It’s actually a toy-version of a fair trade Noah’s ark. For Jay. It’ll take some hours, but it’s a gift from both Char and I and we have not had time to get it before … well, before I have to go get it. Tomorrow.

I like the idea of that gift. I really like it. Even if he is not old enough to play with it yet.

But it’s … well, two hours that I should use at home, sorting out the stuff there. And so on.

And then this sense, that I’m working against the clock. That if I don’t get some of the errands done, get them out of the way, I won’t have time enough for anything else. And I won’t do anything of importance with the remaining 5 days.

Thoughts like that are like a virus.

I mean, it should be relatively simple. I have 5 days off. I either do work I have not had time for, at home, practical. Or I do creative stuff. Or a bit of both.

So simple.

And now it feels like a part of me is making a big drama about it all.

Well … whenever for some reason I experience such … mess in my head, my experience tells me that I should find an anchor-point. Something to focus on. Something that is positive, even if it doesn’t feel like the answer to any of those problems, imagined or otherwise.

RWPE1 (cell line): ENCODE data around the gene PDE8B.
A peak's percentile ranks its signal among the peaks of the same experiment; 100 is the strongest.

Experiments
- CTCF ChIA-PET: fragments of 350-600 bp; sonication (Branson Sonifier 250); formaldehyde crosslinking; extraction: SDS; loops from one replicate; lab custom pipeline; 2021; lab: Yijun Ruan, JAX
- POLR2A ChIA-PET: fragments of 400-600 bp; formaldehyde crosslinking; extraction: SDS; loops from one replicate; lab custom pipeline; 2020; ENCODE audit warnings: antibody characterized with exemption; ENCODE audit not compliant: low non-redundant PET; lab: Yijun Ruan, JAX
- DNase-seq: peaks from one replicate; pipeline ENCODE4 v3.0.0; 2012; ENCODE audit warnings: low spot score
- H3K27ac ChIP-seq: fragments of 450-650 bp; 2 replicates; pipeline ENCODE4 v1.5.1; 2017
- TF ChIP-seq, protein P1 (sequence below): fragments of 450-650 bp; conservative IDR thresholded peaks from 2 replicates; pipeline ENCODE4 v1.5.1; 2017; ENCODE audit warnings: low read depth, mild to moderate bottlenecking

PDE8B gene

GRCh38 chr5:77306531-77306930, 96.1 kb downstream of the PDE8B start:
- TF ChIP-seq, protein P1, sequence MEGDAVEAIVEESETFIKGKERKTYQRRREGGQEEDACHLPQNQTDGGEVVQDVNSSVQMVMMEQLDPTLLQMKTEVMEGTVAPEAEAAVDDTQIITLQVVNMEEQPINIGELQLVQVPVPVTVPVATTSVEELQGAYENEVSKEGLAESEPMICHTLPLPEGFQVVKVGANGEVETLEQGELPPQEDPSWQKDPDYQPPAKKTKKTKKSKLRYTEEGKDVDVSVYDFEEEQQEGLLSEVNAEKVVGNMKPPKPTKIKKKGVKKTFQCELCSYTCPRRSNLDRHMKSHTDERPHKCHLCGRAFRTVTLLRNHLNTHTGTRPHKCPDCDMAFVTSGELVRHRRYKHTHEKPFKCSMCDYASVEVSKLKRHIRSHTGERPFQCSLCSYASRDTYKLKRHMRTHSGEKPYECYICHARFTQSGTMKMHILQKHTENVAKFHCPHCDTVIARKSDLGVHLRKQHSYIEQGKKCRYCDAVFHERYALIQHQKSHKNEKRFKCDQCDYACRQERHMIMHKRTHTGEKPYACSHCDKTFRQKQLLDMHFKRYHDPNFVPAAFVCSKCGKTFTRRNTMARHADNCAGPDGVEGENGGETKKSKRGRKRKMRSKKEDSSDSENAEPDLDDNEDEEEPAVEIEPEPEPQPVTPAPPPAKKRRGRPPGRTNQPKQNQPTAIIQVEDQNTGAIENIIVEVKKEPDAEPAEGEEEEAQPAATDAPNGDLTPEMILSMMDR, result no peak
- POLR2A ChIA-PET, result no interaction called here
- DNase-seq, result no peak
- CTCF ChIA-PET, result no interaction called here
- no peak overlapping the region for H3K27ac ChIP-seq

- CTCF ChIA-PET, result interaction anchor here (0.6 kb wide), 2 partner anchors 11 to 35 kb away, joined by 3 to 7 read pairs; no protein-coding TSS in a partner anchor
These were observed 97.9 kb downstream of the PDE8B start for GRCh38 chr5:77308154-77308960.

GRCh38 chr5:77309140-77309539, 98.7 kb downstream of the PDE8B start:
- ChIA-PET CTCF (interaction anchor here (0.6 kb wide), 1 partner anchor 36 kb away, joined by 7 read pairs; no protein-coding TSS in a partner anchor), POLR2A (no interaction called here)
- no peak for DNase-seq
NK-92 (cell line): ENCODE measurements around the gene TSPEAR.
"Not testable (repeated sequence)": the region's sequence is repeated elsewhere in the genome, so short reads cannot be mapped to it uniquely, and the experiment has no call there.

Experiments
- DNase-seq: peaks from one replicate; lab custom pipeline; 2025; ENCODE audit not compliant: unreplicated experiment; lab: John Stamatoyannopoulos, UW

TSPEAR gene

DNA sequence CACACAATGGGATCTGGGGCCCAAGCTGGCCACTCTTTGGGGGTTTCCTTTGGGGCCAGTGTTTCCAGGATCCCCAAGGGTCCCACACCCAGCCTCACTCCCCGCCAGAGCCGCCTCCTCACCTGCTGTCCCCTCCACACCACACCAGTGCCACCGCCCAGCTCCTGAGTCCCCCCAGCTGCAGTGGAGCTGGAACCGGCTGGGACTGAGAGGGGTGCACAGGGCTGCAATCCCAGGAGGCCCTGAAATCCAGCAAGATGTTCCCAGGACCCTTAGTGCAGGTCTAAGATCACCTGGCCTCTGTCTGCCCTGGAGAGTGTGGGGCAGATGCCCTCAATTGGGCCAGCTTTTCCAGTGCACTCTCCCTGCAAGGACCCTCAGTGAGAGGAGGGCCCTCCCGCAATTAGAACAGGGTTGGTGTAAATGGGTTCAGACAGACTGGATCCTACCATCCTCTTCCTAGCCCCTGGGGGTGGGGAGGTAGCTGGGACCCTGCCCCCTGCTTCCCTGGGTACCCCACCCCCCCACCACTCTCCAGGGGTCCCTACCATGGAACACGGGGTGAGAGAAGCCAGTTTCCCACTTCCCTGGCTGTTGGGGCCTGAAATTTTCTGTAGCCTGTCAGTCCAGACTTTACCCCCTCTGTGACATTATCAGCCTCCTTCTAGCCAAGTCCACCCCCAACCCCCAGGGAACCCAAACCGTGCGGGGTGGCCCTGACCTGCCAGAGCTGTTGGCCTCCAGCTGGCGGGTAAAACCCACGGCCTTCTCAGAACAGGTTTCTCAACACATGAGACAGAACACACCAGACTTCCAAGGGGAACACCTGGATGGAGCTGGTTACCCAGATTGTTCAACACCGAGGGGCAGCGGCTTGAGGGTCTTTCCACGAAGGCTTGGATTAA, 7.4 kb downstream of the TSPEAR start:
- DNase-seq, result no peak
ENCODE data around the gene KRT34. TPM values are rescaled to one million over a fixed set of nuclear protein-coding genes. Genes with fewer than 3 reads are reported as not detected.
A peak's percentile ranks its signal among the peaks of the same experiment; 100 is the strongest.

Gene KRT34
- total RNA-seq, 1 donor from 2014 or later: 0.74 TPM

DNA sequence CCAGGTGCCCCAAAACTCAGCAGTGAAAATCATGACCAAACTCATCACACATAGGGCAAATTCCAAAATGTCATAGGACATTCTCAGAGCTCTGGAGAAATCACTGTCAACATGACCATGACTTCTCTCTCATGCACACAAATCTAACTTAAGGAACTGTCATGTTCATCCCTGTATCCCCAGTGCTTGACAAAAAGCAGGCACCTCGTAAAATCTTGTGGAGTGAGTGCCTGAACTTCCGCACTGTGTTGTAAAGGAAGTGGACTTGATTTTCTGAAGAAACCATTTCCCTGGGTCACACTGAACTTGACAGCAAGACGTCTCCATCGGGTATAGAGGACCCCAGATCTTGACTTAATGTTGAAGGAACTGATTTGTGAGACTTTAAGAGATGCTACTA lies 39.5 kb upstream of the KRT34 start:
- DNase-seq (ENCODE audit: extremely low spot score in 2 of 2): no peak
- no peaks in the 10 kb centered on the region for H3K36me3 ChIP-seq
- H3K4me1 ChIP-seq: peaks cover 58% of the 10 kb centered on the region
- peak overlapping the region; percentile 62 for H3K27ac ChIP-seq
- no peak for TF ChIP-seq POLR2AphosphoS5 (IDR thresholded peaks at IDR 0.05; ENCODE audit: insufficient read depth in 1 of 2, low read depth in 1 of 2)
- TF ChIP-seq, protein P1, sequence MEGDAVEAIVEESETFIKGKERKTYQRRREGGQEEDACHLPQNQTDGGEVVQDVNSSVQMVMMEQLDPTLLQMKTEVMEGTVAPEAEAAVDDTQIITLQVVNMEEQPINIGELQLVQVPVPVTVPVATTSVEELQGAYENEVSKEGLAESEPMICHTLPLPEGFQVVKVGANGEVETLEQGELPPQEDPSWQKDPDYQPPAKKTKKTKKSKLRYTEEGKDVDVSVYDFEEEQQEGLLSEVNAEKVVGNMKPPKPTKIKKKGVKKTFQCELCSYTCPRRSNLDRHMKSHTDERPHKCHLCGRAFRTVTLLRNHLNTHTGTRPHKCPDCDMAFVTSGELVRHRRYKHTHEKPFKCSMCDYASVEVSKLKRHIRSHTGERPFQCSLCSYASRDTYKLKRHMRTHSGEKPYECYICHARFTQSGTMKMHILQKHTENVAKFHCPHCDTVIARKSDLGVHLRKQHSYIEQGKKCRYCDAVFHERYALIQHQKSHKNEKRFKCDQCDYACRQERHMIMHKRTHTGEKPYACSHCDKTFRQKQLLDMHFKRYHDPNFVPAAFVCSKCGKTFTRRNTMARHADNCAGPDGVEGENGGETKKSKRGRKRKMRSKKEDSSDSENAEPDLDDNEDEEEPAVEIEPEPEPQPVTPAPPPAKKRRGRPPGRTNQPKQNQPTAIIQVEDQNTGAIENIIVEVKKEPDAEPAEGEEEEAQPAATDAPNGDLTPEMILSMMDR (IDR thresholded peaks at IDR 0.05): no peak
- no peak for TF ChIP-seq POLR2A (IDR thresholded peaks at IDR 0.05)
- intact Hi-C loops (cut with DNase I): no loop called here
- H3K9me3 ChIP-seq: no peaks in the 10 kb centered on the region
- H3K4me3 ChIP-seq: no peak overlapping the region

I think writing is a good start …

Hammer and Magic
Chapter 1: Tatiana

The Finland Station

8 November 1917

Oleg Tertjenko looked for the last time at his foster-daughter with a mixture of pride, sadness and fear.

Tatiana Olegovna Rasputina just smiled at him in return.

She does not notice … he thought. How worried I am for her.

He embraced her

“Goodbye, my daughter. Stay safe.”

“You too, papa.”

No, he thought as he slowly let her go and put up his own best smile. No, it will not do to give her any indication of how I feel. She is perceptive enough. We must part quickly.